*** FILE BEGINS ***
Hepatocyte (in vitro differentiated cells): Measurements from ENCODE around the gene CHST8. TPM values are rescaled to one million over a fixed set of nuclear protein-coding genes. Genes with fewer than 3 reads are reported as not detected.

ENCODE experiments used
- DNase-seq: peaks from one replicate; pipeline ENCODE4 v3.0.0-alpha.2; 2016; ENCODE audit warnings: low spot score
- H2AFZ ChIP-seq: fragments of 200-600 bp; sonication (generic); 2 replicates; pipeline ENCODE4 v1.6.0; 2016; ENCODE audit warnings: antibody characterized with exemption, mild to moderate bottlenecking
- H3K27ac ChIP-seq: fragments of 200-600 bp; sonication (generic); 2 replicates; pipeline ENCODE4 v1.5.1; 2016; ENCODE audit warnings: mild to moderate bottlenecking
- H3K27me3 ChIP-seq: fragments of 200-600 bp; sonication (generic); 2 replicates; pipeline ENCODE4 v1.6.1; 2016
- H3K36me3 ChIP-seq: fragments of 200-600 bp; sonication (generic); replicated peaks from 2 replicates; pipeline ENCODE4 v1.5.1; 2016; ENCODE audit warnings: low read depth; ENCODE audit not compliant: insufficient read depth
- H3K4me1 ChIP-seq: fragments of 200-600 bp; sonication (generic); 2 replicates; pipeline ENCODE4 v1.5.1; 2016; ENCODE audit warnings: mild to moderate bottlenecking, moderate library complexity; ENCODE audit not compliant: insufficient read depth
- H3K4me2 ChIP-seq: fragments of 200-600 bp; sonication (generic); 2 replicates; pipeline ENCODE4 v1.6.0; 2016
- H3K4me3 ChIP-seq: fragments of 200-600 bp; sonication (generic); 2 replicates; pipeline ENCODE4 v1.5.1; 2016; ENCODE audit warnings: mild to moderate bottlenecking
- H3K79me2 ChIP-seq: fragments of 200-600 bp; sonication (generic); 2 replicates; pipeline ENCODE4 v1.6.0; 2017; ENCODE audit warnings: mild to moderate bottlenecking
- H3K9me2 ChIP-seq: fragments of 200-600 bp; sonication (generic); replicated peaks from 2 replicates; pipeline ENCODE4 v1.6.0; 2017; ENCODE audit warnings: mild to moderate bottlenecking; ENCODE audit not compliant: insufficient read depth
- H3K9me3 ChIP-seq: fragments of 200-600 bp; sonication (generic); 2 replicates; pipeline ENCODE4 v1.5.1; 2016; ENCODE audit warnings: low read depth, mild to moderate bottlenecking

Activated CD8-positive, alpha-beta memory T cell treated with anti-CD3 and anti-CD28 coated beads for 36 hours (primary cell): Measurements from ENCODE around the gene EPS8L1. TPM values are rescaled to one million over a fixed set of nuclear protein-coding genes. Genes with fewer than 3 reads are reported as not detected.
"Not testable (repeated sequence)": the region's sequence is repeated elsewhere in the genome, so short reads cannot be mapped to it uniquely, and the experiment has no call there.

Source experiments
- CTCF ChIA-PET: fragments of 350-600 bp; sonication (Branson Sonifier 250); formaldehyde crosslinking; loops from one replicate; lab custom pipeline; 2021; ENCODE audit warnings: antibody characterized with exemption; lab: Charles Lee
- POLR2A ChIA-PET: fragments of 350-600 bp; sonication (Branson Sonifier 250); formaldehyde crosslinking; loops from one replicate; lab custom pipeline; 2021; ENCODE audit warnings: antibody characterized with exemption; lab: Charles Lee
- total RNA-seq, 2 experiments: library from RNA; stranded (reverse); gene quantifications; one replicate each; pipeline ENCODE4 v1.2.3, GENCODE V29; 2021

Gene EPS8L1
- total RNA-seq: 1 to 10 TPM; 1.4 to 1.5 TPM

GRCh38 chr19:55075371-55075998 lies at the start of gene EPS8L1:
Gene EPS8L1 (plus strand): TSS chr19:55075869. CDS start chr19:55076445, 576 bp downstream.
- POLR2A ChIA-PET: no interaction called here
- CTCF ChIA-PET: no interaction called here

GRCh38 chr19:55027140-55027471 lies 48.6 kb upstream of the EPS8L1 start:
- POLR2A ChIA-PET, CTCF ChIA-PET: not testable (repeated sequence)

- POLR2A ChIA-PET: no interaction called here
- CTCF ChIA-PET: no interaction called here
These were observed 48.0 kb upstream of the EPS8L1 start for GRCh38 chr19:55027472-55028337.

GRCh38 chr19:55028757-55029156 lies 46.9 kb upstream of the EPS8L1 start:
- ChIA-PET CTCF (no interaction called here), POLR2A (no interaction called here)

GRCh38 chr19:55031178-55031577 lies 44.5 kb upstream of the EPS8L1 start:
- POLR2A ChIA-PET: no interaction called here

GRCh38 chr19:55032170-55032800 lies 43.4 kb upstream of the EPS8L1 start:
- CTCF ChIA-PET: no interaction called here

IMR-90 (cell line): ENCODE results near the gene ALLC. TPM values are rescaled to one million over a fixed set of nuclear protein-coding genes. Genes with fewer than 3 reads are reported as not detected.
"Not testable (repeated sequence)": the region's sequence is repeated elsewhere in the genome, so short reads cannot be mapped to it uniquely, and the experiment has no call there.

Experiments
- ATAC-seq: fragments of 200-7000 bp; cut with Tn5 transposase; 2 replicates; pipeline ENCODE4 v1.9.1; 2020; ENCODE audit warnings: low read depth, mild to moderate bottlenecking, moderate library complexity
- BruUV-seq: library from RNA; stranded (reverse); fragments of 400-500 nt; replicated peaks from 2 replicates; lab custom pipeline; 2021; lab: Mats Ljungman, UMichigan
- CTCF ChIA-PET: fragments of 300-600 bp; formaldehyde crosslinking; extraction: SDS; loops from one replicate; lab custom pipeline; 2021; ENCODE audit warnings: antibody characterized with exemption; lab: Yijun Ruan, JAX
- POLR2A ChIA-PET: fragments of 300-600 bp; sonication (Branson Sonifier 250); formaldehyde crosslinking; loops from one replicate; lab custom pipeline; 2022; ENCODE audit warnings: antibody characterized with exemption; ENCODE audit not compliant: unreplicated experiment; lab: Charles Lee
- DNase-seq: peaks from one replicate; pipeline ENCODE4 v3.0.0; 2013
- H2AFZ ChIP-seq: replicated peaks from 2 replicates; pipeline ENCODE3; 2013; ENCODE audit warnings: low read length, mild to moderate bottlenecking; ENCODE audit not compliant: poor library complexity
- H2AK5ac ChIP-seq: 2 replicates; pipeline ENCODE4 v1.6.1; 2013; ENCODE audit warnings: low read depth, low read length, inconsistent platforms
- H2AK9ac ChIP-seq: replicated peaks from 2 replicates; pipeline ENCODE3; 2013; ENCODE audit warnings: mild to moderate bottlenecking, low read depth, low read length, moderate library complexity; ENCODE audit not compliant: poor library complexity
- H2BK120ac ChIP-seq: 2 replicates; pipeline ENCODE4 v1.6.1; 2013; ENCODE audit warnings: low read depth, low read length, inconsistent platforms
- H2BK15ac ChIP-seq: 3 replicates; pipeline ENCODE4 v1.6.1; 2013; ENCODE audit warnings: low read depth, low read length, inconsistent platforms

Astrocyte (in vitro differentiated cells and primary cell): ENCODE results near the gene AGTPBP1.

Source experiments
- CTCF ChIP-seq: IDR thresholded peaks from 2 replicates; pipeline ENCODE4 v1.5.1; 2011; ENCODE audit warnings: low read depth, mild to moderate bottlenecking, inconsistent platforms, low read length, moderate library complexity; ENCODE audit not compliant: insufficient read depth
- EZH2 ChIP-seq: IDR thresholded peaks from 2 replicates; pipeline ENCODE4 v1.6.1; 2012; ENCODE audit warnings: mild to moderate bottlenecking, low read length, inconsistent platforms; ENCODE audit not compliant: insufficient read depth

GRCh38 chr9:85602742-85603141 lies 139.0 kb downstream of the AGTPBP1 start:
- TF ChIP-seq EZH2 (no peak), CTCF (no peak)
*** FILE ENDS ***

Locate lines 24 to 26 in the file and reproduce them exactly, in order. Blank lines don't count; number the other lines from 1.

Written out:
- POLR2A ChIA-PET: no interaction called here
- CTCF ChIA-PET: no interaction called here

GRCh38 chr19:55027140-55027471 lies 48.6 kb upstream of the EPS8L1 start: